The Electrical Outlet That Has Two buttons

chuehJuly 9, 2010

It happened once or twice before that the electricity was cut off by itself on the outlet. I had to push either one or both of the buttons (Reset on top & Test on bottom). Then, the electricity came back.

Because of tiling, I took the outlet plate cover off. I did not touch anything in the outlet. Once I put the plate cover back on, the outlet literally stopped working. I kept pushing the buttons, sometimes just the Reset button, sometimes just the Test button, sometimes both of them. However, the electricity never came back. The breaker is never off, so I am not sure why the outlet is not working anymore. Is there a trick to push the buttons? I checked a self-repairing book, but it only tells me that this type of outlet works in a circle. Once it's interrupted, the electricity is cut off automatically, because it acts as a ground device. That's all the answer I got. The book does not tell me HOW to fix the problem.

HOW do I fix the problem and not interrupt the circuit? thanks

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This is a Ground Fault Circuit Interrupter, GFCI. You will have two or three wires feeding this receptacle, black which is sending the electricity. White which is returning the electricity to the main circuit panel and probably a ground wire which is only for problems.

The black and white have to balance or the GFCI will trip and cut the electricity before someone gets hurt.

Now, unplug everything on this receptacle and any other receptacles that this one may feed, then hit reset. If it will reset plug everything back in one at a time and run each device as you plug it in. If it trips on any device then that device should be replaced.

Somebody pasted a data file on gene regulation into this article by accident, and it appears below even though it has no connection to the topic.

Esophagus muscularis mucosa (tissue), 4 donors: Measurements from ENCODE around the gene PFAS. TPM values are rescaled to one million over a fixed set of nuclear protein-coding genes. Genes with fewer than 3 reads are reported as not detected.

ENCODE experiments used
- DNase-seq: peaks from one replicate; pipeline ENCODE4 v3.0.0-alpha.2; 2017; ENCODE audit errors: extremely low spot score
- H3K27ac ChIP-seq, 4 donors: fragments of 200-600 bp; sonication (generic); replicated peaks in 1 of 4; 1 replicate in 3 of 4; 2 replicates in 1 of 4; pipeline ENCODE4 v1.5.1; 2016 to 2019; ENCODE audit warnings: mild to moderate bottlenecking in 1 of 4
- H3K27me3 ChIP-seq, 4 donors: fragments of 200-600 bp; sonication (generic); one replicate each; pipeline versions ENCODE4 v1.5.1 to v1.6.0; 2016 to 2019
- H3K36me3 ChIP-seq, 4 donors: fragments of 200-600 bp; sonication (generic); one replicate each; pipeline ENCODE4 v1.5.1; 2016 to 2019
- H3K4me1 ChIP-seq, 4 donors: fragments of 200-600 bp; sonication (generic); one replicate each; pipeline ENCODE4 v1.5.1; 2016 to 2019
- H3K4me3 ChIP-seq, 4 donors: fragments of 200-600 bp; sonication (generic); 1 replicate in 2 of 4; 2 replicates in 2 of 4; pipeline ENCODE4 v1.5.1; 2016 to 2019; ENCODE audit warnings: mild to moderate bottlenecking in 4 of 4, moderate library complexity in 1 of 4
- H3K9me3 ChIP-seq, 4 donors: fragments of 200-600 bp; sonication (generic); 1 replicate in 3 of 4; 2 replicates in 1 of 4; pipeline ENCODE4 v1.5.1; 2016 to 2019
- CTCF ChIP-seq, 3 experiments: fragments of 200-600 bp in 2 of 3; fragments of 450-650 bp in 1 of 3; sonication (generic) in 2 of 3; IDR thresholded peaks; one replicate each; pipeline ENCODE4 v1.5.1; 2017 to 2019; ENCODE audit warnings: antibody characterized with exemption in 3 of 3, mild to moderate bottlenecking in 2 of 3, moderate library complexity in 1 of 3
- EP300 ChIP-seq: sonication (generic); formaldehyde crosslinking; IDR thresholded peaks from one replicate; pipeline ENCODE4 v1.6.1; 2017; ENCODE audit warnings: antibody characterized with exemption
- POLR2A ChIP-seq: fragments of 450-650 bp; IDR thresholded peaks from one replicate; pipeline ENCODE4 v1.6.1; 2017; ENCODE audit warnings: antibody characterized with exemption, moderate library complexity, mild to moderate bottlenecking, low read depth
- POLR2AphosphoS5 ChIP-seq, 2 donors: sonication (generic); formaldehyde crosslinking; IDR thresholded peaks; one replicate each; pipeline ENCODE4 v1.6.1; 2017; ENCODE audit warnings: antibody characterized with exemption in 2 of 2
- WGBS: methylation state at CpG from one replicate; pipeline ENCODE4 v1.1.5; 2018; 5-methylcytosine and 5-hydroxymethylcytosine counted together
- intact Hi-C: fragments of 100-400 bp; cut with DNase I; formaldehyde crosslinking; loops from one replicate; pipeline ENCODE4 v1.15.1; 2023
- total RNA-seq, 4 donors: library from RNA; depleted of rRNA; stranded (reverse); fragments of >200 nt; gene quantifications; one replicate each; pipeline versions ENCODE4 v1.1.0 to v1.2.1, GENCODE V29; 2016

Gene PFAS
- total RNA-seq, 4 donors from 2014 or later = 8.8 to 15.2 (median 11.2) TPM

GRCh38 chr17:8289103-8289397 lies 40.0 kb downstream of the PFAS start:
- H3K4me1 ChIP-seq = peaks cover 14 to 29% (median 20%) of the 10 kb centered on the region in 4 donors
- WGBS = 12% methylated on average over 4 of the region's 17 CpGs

If it will not reset at all turn off the breaker and remove the GFCI from the box and see if any of the wires could be touching someplace where they should not.

If nothing looks wrong then a new GFCI could be in order.

    Bookmark   July 9, 2010 at 3:02PM
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This is a Ground Fault Circuit Interrupter (GFCI) receptacle. Its internal circuitry compares the current (amperage) in the 'hot' wire to the current in the 'neutral' wire. A miniscule difference will cause the GFCI to 'trip' because that means the current has taken a wrong path, or else the GFCI receptacle itself is faulty and needs to be replaced.
I'd first take off the coverplate and ensure the receptacle box has no moisture or foreign material in it, especially anything in contact with the receptacle itself.

    Bookmark   July 9, 2010 at 3:04PM
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Thanks. Will try it

    Bookmark   July 9, 2010 at 5:04PM
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Prepare to replace the whole GFCI. Considering your symptoms, I cannot think of anything other than an internal problem that would cause the GFCI to trip.

    Bookmark   July 9, 2010 at 7:42PM
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I'm with Tim, the GFI is simply bad.

    Bookmark   July 10, 2010 at 7:30AM
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